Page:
Heather Reichgott's latest question in her theology game is "Does tradition matter?"
She points out that this question is actually part of a broader topic: what are the respective roles that tradition, the Bible, reason and experience play in matters of faith?
These are the sorts of issues that Protestants might easily agonize over. Does the Bible trump tradition? Are the Bible and tradition equal sources of religious truth? Can tradition ever contradict the Bible? I think therefore that one cannot really answer this question unless one steps back and takes a broader view of the nature of revelation and the nature of religious "truth".
I would begin by offering a few basic working principles that make sense for me.
First, there is not one single tradition of faith, but many.
Second, traditions build on and influence one another. These traditions of faith participate in a constantly evolving dialogue with each other, with previous traditions, with culture, with science, and with God. This is what I might call the dance of theology. To use another metaphor, traditions are like flowing streams that divide and merge with one another over the landscape of history. To make an idol out of an old tradition is like walking upstream to prevent the water from flowing downhill.
Third, there is no real distinction between the Bible and traditions, because the Bible is the written expression of some of these streams of tradition.
We are part of the same process that produced the traditions that preceded us. We are no different from the people who created those traditions, and we are no different from those who wrote the Bible. It is all the same process that we are engaged in--people of faith are all trying to make sense of God. Or at least I think we should be.
Tradition matters for the same reason that the Bible matters. It informs our position in the theological dance. Traditions give us something to work with, so that we are not all starting from square one. But tradition also carries no more or less authority than the Bible does. What tradition (and the Bible) grants us is not authority but insight. The best insights are about the process that produced these traditions. The process is what matters, not necessarily the conclusions that were arrived at. Sometimes those conclusions can be dead ends, or faulty in some way. Or, because there are often multiple traditions at work, the traditions can be contradictory.
John Shuck and another Presbyterian pastor have been conducting a friendly and open debate of a variety of theological issues. At one point, the other pastor stated that the Bible should not be through a modern cultural lens. To me, nothing could be more incorrect. I would argue that you have to view the Bible through a modern cultural lens. The same could be said for the traditions that both produced the Bible and which followed in its wake. As I wrote in John's blog in response to this,
...the Bible is a product of the cultures that it came from. To take ancient writings that reflect their own cultures and times and then elevate those to an idol, and to turn around and refuse to use our own cultural interpretation, is a complete contradiction. The Bible not only reflected the cultures of its writers, but it reflects an evolving sensibility as the cultures changes. Post-exilic theology was not the same as pre-exilic theology. Post-Maccabbean theology was not the same as pre-Maccabbean theology. The Bible is a record of culturally based evolution of theological understandings. To then freeze this process and refuse to participate in the ongoing dialogue with science, history, culture, civilization, and God, which the Biblical writers did, is to be in denial about what took place in the creation of the Bible itself. It is to idolize the Bible without really taking it seriously.This process of culturally based evolution of theology did not stop with the closing of the canon. Ironically, Protestants who claim to subscribe to the dogma of sola scriptura are in denial about their own use of traditions. Most Protestants who insist on only relying on the Bible nevertheless adhere, for example, to Trinitarian formulas and creeds that were codified as Christian dogma not in the Bible, but by church councils in the fourth century AD.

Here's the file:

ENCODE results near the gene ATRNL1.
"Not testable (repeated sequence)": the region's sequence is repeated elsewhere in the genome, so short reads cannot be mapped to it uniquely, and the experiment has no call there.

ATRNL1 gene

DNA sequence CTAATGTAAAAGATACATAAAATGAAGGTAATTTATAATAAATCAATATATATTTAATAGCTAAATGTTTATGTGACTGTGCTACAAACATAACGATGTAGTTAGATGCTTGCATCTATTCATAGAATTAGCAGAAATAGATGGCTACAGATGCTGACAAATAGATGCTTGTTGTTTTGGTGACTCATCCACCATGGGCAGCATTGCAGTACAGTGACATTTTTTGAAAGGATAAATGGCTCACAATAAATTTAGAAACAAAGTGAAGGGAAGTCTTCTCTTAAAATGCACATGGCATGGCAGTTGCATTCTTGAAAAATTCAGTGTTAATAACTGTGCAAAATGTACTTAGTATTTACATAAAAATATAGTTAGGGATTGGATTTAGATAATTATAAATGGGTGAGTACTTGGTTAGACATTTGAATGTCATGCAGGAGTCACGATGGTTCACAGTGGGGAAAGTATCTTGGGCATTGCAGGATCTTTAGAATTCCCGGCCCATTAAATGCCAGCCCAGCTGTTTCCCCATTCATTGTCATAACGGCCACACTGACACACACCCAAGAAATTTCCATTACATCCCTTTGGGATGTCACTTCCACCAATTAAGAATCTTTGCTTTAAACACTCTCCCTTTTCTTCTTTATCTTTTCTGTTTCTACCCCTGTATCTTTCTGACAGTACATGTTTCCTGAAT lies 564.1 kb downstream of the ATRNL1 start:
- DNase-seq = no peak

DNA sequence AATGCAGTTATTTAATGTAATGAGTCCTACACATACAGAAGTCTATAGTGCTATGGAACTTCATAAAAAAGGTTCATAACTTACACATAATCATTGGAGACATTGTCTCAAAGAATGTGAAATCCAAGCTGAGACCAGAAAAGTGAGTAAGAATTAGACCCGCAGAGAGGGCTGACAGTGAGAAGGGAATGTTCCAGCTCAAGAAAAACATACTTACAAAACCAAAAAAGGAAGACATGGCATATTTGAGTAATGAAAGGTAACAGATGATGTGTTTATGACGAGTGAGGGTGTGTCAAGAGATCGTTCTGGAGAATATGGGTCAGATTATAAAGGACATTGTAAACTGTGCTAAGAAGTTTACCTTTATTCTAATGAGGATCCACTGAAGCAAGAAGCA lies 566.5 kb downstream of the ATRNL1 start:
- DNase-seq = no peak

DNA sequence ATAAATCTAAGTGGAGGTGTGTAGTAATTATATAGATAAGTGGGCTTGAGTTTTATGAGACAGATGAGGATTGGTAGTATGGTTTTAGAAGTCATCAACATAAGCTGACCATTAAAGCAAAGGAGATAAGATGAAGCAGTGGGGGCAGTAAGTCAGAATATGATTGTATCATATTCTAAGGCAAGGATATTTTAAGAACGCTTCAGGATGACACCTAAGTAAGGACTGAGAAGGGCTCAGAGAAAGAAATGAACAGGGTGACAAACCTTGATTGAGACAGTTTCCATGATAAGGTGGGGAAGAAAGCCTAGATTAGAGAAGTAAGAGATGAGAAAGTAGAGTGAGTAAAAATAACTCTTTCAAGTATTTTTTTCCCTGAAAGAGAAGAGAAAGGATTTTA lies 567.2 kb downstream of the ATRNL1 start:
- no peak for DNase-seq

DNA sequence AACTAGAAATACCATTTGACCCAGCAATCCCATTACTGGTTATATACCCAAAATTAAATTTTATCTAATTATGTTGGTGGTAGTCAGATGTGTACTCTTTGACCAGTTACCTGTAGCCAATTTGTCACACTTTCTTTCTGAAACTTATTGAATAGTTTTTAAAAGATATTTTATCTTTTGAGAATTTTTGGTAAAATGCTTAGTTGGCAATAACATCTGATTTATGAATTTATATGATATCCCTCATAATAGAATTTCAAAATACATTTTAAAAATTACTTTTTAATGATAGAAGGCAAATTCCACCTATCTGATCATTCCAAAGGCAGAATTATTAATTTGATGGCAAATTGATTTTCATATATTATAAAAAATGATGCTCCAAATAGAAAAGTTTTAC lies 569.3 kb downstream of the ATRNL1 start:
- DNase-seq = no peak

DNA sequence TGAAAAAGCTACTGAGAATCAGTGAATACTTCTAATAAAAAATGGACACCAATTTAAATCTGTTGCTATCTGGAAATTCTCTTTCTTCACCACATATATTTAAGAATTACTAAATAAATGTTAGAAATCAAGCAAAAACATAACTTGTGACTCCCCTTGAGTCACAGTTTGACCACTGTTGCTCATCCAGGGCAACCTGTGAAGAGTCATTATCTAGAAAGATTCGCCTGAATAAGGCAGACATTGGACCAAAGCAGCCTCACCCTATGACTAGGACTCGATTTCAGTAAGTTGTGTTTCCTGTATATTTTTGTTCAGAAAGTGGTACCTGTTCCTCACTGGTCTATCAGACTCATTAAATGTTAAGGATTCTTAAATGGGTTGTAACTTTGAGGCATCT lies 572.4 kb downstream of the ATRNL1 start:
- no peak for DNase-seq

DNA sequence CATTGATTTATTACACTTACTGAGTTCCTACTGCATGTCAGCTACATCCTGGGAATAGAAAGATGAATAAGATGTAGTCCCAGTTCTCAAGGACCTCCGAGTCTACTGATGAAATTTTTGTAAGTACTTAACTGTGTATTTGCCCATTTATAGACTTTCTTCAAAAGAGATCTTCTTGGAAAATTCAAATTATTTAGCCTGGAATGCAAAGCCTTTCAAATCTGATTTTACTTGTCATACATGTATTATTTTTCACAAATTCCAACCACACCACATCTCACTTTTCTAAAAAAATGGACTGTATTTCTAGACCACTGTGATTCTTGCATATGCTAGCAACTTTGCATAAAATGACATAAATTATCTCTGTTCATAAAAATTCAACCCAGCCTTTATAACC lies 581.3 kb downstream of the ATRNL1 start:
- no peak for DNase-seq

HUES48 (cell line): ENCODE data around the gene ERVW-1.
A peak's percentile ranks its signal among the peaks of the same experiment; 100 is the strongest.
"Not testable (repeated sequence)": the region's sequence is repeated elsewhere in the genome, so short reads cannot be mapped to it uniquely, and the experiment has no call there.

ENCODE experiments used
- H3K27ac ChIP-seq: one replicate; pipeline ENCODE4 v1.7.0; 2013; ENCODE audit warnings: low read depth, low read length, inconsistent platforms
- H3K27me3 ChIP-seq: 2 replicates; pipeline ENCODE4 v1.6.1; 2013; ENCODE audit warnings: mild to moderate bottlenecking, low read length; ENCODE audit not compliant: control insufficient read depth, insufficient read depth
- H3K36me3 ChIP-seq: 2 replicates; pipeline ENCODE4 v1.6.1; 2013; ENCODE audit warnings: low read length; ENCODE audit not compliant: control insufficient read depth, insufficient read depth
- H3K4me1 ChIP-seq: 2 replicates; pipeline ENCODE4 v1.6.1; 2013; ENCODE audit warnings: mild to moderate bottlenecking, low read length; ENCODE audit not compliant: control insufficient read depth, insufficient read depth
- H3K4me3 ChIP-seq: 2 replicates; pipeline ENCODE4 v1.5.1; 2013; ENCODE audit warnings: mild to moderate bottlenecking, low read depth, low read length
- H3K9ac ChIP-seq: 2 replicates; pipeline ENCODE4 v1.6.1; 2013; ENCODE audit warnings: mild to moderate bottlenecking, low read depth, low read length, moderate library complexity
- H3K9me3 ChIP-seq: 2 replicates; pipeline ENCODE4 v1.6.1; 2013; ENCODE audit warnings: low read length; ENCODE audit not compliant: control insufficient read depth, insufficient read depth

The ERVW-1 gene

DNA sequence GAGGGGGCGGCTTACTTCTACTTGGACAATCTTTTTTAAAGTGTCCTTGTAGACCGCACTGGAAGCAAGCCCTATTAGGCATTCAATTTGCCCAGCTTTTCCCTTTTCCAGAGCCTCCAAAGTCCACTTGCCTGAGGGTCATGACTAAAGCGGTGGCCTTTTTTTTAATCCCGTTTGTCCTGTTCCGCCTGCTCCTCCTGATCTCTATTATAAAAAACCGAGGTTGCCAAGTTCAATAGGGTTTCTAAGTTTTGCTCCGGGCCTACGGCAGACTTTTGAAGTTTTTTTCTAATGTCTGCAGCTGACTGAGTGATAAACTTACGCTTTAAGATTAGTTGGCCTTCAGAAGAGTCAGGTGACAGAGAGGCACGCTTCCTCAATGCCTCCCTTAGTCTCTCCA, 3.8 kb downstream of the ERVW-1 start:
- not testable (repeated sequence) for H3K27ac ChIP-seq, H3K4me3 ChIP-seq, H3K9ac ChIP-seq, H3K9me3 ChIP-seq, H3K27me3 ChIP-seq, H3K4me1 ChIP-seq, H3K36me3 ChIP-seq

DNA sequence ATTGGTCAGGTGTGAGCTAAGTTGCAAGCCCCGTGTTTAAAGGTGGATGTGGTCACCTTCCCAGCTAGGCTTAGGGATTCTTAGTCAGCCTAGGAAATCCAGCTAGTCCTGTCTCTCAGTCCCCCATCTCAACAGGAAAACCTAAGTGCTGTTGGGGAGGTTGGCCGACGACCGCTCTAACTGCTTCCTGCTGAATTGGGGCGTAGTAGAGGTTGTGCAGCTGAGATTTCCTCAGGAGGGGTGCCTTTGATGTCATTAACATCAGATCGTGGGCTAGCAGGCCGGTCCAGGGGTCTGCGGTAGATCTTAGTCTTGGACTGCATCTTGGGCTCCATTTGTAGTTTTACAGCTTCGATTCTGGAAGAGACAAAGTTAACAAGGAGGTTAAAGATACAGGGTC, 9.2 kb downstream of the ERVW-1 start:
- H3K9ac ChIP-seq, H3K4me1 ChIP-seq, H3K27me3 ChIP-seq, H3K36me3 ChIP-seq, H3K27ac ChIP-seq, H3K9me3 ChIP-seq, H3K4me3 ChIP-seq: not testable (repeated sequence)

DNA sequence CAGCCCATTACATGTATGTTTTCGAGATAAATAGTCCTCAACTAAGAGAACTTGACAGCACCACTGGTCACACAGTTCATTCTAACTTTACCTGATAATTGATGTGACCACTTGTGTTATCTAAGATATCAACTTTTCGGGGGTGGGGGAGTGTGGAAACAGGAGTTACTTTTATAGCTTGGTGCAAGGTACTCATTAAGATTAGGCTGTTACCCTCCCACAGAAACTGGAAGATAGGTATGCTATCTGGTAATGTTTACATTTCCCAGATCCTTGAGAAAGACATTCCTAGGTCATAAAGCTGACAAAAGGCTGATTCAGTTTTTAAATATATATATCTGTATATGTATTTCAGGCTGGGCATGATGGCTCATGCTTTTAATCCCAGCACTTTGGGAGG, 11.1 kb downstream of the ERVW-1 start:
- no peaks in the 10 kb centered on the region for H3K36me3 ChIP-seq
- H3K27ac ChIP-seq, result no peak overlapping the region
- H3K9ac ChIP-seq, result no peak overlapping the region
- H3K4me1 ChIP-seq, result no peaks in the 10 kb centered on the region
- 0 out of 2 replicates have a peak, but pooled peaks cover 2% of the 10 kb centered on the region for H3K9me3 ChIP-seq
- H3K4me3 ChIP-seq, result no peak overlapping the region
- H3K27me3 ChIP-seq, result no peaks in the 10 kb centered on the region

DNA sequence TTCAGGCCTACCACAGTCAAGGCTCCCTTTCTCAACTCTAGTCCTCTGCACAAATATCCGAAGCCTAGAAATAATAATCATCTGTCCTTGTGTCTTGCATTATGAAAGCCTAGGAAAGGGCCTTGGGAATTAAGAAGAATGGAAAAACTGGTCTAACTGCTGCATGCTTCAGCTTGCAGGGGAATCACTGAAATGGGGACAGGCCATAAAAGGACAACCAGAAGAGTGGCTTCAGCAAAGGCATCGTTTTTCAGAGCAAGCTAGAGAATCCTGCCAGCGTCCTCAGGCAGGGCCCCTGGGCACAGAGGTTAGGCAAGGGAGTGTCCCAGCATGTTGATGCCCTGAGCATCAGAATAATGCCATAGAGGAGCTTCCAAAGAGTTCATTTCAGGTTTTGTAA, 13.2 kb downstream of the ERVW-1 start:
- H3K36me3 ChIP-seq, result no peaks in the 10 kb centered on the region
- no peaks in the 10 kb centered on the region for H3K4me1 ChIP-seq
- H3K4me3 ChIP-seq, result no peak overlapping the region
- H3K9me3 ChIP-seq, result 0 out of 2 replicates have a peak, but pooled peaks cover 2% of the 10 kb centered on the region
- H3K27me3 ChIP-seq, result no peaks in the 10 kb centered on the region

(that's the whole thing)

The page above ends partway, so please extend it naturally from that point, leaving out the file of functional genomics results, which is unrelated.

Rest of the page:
Many people might like to think that each Christian "tradition" is a single, unbroken line of doctrines that stems from the apostolic faith of Jesus and his disciples. In fact, the Christian faith was diverse almost from the moment that Jesus died. It was only because of the later collusion between Christianity and the power of the Roman Empire that the illusion of homogeneity emerged. There was then said to be one "true" Christian faith that went back to Jesus, while all the other Christianities were "heresies" that had somehow deviated from the original true message.
An ossified tradition kills the very life of a religious faith. It chokes the very creative processes that led to the formation of those traditions in the first place. Instead of worshiping the idol of tradition, it would make more sense for modern people of faith to continue to participate in the evolution of the traditions themselves. Let us take the best of the ancient traditions, but not be wedded to any tradition in its entirety if we can build on it, amend it, correct it, or expand upon it. We are no different from those who developed the traditions that we now look back on. We are trying at limited and finite creatures to understand the infinite Divine reality. Let God speak to us as God spoke to those who preceded us. Let us continue to listen.